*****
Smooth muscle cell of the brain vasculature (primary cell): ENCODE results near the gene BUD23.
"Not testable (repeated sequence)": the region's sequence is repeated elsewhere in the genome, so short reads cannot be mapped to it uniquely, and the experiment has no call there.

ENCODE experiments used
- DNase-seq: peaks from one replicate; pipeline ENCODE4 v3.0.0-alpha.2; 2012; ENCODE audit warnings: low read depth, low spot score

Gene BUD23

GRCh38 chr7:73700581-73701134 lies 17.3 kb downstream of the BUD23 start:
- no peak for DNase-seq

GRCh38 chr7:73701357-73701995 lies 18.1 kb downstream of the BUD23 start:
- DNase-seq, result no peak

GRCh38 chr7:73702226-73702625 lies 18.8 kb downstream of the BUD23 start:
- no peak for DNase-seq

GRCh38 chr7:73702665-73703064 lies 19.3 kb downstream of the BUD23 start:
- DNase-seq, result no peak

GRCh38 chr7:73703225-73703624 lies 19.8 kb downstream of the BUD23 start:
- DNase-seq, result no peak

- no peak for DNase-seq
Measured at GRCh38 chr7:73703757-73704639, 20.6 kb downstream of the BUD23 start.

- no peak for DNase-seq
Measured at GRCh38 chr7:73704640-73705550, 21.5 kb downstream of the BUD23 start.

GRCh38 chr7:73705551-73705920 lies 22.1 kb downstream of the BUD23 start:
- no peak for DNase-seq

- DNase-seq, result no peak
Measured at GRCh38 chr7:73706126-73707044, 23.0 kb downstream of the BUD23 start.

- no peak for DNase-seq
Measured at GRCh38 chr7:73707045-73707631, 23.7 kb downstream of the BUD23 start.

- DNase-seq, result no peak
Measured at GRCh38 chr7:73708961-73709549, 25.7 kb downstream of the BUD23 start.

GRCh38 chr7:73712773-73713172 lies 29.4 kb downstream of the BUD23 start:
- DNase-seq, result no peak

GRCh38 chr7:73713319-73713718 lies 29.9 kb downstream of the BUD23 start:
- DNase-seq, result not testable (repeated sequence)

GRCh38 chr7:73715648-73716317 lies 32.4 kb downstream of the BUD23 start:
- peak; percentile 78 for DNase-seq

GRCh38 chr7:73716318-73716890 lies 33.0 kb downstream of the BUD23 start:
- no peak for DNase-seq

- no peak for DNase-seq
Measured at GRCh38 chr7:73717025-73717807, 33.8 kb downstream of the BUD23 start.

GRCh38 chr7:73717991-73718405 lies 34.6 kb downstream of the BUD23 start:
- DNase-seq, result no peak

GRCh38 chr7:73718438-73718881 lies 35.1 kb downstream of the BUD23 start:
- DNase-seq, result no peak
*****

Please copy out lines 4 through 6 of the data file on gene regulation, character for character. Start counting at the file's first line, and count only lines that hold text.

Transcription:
- DNase-seq: peaks from one replicate; pipeline ENCODE4 v3.0.0-alpha.2; 2012; ENCODE audit warnings: low read depth, low spot score

Gene BUD23

GRCh38 chr7:73700581-73701134 lies 17.3 kb downstream of the BUD23 start: